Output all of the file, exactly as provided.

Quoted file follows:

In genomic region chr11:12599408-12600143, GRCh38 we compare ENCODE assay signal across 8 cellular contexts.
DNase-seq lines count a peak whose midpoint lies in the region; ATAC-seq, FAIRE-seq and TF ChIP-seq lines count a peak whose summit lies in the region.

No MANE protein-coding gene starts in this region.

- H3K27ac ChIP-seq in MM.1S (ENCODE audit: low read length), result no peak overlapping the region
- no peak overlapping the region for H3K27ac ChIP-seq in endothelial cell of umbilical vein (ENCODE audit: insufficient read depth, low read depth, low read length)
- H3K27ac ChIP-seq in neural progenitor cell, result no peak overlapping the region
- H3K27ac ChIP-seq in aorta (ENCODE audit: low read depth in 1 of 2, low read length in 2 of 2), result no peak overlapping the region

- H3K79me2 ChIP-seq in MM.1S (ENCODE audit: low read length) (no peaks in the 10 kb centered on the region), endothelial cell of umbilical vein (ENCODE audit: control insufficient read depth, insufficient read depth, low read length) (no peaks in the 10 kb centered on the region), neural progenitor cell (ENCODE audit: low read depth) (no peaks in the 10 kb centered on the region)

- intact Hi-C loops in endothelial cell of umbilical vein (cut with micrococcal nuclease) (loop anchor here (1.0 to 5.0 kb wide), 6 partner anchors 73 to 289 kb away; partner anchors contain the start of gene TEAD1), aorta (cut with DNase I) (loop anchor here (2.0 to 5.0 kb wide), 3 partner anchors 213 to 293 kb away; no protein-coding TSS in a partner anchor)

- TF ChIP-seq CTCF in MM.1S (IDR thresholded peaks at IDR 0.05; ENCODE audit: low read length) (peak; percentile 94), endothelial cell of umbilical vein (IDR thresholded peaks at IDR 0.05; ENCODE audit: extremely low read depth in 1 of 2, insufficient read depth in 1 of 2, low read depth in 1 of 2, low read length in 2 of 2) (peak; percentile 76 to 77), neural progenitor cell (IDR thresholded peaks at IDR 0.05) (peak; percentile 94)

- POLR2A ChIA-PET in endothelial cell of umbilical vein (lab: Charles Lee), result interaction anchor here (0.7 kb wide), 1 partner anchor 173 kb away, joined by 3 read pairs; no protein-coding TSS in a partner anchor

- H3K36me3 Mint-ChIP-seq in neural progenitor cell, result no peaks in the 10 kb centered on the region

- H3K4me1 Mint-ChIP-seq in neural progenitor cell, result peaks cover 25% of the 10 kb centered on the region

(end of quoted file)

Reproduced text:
In genomic region chr11:12599408-12600143, GRCh38 we compare ENCODE assay signal across 8 cellular contexts.
DNase-seq lines count a peak whose midpoint lies in the region; ATAC-seq, FAIRE-seq and TF ChIP-seq lines count a peak whose summit lies in the region.

No MANE protein-coding gene starts in this region.

- H3K27ac ChIP-seq in MM.1S (ENCODE audit: low read length), result no peak overlapping the region
- no peak overlapping the region for H3K27ac ChIP-seq in endothelial cell of umbilical vein (ENCODE audit: insufficient read depth, low read depth, low read length)
- H3K27ac ChIP-seq in neural progenitor cell, result no peak overlapping the region
- H3K27ac ChIP-seq in aorta (ENCODE audit: low read depth in 1 of 2, low read length in 2 of 2), result no peak overlapping the region

- H3K79me2 ChIP-seq in MM.1S (ENCODE audit: low read length) (no peaks in the 10 kb centered on the region), endothelial cell of umbilical vein (ENCODE audit: control insufficient read depth, insufficient read depth, low read length) (no peaks in the 10 kb centered on the region), neural progenitor cell (ENCODE audit: low read depth) (no peaks in the 10 kb centered on the region)

- intact Hi-C loops in endothelial cell of umbilical vein (cut with micrococcal nuclease) (loop anchor here (1.0 to 5.0 kb wide), 6 partner anchors 73 to 289 kb away; partner anchors contain the start of gene TEAD1), aorta (cut with DNase I) (loop anchor here (2.0 to 5.0 kb wide), 3 partner anchors 213 to 293 kb away; no protein-coding TSS in a partner anchor)

- TF ChIP-seq CTCF in MM.1S (IDR thresholded peaks at IDR 0.05; ENCODE audit: low read length) (peak; percentile 94), endothelial cell of umbilical vein (IDR thresholded peaks at IDR 0.05; ENCODE audit: extremely low read depth in 1 of 2, insufficient read depth in 1 of 2, low read depth in 1 of 2, low read length in 2 of 2) (peak; percentile 76 to 77), neural progenitor cell (IDR thresholded peaks at IDR 0.05) (peak; percentile 94)

- POLR2A ChIA-PET in endothelial cell of umbilical vein (lab: Charles Lee), result interaction anchor here (0.7 kb wide), 1 partner anchor 173 kb away, joined by 3 read pairs; no protein-coding TSS in a partner anchor

- H3K36me3 Mint-ChIP-seq in neural progenitor cell, result no peaks in the 10 kb centered on the region

- H3K4me1 Mint-ChIP-seq in neural progenitor cell, result peaks cover 25% of the 10 kb centered on the region